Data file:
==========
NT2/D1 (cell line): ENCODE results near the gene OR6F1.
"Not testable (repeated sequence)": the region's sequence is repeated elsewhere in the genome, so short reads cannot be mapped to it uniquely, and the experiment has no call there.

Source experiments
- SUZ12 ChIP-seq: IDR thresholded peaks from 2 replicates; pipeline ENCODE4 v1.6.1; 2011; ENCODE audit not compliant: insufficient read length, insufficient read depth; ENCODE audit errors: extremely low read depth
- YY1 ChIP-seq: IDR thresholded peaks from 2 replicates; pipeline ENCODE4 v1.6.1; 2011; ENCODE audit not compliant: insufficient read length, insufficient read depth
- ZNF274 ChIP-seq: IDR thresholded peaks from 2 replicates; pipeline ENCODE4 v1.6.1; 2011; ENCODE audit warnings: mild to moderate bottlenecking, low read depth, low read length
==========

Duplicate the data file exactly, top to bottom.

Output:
NT2/D1 (cell line): ENCODE results near the gene OR6F1.
"Not testable (repeated sequence)": the region's sequence is repeated elsewhere in the genome, so short reads cannot be mapped to it uniquely, and the experiment has no call there.

Source experiments
- SUZ12 ChIP-seq: IDR thresholded peaks from 2 replicates; pipeline ENCODE4 v1.6.1; 2011; ENCODE audit not compliant: insufficient read length, insufficient read depth; ENCODE audit errors: extremely low read depth
- YY1 ChIP-seq: IDR thresholded peaks from 2 replicates; pipeline ENCODE4 v1.6.1; 2011; ENCODE audit not compliant: insufficient read length, insufficient read depth
- ZNF274 ChIP-seq: IDR thresholded peaks from 2 replicates; pipeline ENCODE4 v1.6.1; 2011; ENCODE audit warnings: mild to moderate bottlenecking, low read depth, low read length